Bill Sharp, an American Civil Liberties Union attorney in Louisville, "representing a group of Amish men says it was “unnecessary” for a western Kentucky judge to send the men to jail for refusing to pay recent traffic fines when they have a case on appeal to the Kentucky Supreme Court."
NOTE: Is it me or does it seems courage of convictions with some bright moments for Kentucky lawyers and judges keep popping up in the news lately. First, Judge Shepherd goes to bat for abused children and takes a stand against the state, and now we have Louisville, Kentucky lawyer taking on the state regarding the traffic laws and Amish buggies. A second tip of the hat today.
However, another story in the Courier-Journal presents a contrasting concern which places the safety of children to the forefront. Remember, two separate issues in the story above - the appeal of the substantive traffic charges and fines vs. incarceration pending the appeal.
"In a sharply critical decision, a judge has ordered a state agency to pay $16,550 in fines and $56,663 in legal costs to three newspapers for illegally withholding public records involving child abuse deaths and serious injuries.Franklin Circuit Judge Phillip Shepherd also rejected efforts by the Cabinet for Health and Family Services to heavily redact, or remove, information from such documents. He said the cabinet was continuing its “efforts to blanket the operation of the child welfare system under a veil of secrecy.”"
NOTE: Have you ever noticed that Franklin County puts out some pretty good jurists? Wow. Judge Shepherd is making the hard decisions here with clarity of purpose and a conviction of what is right. Remember you heard it here first, but this guy should be considered down the road for a Court of Appeals, or better yet a Kentucky Supreme Court seat on the bench. Mark my words. An appellate judge needs more than a good head full of sound reasoning, but a heart for what is right and the courage and decency to act upon his or her beliefs.
First, the small and buried paragraph about the MSD's financial advisor who had been dismissed for a "conflict of interest" in reaping profits on various investment transactions makes no mention of what action is being taken against the advisor who financially profited from those transactions other than his termination.
A conflict of interest costs a public agency millions of dollars.
Any chance of recouping the profit the advisor made by benefitting from those "recommendations" presumably made under the appearance of objectivity?
And, if the disclosure of the conflict was made, then what action should be taken against those in authority for permitting it? Just wonderin'. Here's the paragraph. You decide for yourself.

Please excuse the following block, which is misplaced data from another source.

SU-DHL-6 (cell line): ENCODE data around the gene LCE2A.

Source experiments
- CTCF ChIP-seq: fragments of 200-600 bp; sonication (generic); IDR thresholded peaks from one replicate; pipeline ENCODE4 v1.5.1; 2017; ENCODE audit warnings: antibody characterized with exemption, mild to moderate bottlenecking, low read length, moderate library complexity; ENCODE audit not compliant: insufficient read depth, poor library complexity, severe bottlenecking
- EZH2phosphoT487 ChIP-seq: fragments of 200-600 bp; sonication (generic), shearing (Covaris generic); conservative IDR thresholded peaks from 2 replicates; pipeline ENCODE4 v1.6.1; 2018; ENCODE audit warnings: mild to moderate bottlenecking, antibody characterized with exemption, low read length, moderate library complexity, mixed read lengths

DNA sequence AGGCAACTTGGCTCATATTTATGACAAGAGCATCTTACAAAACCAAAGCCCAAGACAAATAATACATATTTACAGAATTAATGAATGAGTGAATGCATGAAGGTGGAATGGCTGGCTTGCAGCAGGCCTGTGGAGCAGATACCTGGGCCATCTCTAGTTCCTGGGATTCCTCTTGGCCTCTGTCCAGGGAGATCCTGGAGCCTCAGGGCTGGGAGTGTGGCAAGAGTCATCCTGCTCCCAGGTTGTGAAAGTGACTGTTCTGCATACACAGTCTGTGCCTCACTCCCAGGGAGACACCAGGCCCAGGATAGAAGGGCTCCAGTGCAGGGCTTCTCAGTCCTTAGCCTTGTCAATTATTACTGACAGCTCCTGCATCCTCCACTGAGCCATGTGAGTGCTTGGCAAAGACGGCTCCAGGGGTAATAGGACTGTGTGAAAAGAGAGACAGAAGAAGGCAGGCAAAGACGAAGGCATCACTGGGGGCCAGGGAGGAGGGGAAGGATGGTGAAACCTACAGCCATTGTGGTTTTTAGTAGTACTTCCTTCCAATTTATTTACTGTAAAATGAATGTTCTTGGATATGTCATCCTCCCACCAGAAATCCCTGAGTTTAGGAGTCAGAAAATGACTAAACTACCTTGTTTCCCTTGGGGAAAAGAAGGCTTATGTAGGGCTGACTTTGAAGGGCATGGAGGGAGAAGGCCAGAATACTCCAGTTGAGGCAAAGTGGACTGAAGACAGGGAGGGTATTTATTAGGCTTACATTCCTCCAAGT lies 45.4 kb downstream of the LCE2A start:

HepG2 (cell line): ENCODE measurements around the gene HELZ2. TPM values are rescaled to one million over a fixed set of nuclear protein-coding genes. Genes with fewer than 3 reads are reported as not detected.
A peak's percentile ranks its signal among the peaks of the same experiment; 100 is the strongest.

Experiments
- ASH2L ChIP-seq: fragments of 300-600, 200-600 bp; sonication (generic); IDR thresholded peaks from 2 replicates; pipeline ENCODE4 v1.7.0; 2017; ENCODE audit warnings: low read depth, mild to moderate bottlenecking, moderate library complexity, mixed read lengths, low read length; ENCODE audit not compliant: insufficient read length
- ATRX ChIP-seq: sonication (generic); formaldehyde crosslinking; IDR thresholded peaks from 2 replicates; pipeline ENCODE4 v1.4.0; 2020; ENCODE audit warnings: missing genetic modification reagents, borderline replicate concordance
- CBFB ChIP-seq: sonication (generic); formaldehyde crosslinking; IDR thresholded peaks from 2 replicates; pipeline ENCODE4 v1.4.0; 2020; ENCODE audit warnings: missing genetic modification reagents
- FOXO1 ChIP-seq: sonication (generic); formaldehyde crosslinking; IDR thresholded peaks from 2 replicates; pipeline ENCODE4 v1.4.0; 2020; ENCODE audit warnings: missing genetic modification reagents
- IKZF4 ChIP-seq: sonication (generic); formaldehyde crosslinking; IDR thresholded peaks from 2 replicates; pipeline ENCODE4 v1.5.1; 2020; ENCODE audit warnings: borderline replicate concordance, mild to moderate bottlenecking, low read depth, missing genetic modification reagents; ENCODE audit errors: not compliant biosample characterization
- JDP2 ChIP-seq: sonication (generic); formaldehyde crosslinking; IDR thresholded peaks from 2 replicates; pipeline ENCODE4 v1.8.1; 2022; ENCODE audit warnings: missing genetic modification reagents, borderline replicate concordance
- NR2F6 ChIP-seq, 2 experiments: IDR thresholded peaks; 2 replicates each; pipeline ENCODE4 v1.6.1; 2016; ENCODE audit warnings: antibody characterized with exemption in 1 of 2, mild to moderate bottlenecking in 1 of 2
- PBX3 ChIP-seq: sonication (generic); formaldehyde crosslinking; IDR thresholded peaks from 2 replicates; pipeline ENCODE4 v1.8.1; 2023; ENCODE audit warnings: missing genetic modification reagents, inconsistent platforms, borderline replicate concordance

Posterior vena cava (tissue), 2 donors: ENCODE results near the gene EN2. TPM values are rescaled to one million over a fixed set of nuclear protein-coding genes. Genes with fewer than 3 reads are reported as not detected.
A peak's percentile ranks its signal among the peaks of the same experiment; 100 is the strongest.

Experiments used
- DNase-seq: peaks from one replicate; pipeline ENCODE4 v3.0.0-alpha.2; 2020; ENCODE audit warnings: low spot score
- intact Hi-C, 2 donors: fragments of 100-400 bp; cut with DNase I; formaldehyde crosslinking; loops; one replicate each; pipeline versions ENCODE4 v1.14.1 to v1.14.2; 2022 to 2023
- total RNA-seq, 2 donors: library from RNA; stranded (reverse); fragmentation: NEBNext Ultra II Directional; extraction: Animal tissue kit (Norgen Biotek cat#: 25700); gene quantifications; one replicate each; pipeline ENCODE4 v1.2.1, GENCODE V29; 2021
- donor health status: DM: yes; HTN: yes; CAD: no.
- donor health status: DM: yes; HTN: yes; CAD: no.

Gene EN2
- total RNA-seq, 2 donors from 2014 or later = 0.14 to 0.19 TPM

Heitzman announced that staff was also developing a request for proposals for a new financial adviser for the agency, which has an operating budget of $110 million and a capital budget this year of more than $200 million. The current adviser, Warren White, was found by the auditor’s office to have a conflict of interest by making recommendations on where to invest hundreds of millions of dollars, then collecting millions of dollars on fees on the profits of those investments.
Second, what about that sweetheart trust set up to continue keeping the Executive Director's interest and employment as MSD but which allowed these transactions and money leaks to continue during his watch. And now, he is retained at full salary as an adviser. Some trust.
Heitzman also said he has decided that former Executive Director Bud Schardein will retain his full salary of $181,000 as an adviser until he retires this spring. He said he has not decided when that retirement would occur, but that it would likely be by April 1.
He said Schardein is working every day and has been helping with the transition.
Heitzman said he has withheld the final $40,000 payment in what was to be a $200,000 trust fund established for Schardein. Heitzman said he’s reviewing that decision with Purifoy.
Am I the only one just a little dismayed that those placed in a public trust are allowed to profit from abuses of that trust without any steps to dislodge those ill-gotten gains?
Folks are out of work, the state is scrutinizing the unemployeds' claims for unemployment benefits, and millions of dollars are left to leak out with nary an attempt to say "wait a minute buddy".
A former employee of the Jefferson County Clerk's office has filed suit against County Clerk Bobbie Holsclaw and the office, claiming she was wrongfully terminated after she complained about being sexually harassed and reported inappropriate activity.
The Metropolitan Sewer District board on Monday moved to sever ties with its longtime private attorney, Larry Zielke, who according to a blistering state audit released last month had amassed too much authority over the public institution.